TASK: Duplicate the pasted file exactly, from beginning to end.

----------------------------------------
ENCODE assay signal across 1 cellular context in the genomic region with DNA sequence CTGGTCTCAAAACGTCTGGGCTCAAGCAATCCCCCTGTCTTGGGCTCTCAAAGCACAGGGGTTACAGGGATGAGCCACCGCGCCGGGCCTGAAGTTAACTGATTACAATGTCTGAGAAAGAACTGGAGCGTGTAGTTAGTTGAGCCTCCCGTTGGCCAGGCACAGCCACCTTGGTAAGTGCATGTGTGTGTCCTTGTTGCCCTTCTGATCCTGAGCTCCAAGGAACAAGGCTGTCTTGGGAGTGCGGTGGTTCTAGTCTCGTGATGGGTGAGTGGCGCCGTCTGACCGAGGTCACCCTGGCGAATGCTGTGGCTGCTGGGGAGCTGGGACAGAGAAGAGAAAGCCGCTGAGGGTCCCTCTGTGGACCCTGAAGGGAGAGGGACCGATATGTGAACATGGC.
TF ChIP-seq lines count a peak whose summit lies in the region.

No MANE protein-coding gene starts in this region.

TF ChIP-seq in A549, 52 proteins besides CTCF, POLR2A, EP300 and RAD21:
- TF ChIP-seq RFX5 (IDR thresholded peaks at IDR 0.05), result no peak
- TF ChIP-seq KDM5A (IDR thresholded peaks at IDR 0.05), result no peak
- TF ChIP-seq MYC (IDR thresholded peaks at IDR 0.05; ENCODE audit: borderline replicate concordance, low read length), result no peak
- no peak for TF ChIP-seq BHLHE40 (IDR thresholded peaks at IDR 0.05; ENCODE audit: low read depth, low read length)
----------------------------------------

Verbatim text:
ENCODE assay signal across 1 cellular context in the genomic region with DNA sequence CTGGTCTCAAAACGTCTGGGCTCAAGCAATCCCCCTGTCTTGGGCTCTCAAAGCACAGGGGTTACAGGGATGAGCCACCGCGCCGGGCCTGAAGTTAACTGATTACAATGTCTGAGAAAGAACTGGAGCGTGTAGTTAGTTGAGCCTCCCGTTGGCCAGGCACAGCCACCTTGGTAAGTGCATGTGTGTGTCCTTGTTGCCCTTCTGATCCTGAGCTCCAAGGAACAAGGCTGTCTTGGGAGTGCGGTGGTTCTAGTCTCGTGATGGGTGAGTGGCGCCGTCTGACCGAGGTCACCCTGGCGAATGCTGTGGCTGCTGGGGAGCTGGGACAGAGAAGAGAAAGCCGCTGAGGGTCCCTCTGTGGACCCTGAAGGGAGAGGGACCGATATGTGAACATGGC.
TF ChIP-seq lines count a peak whose summit lies in the region.

No MANE protein-coding gene starts in this region.

TF ChIP-seq in A549, 52 proteins besides CTCF, POLR2A, EP300 and RAD21:
- TF ChIP-seq RFX5 (IDR thresholded peaks at IDR 0.05), result no peak
- TF ChIP-seq KDM5A (IDR thresholded peaks at IDR 0.05), result no peak
- TF ChIP-seq MYC (IDR thresholded peaks at IDR 0.05; ENCODE audit: borderline replicate concordance, low read length), result no peak
- no peak for TF ChIP-seq BHLHE40 (IDR thresholded peaks at IDR 0.05; ENCODE audit: low read depth, low read length)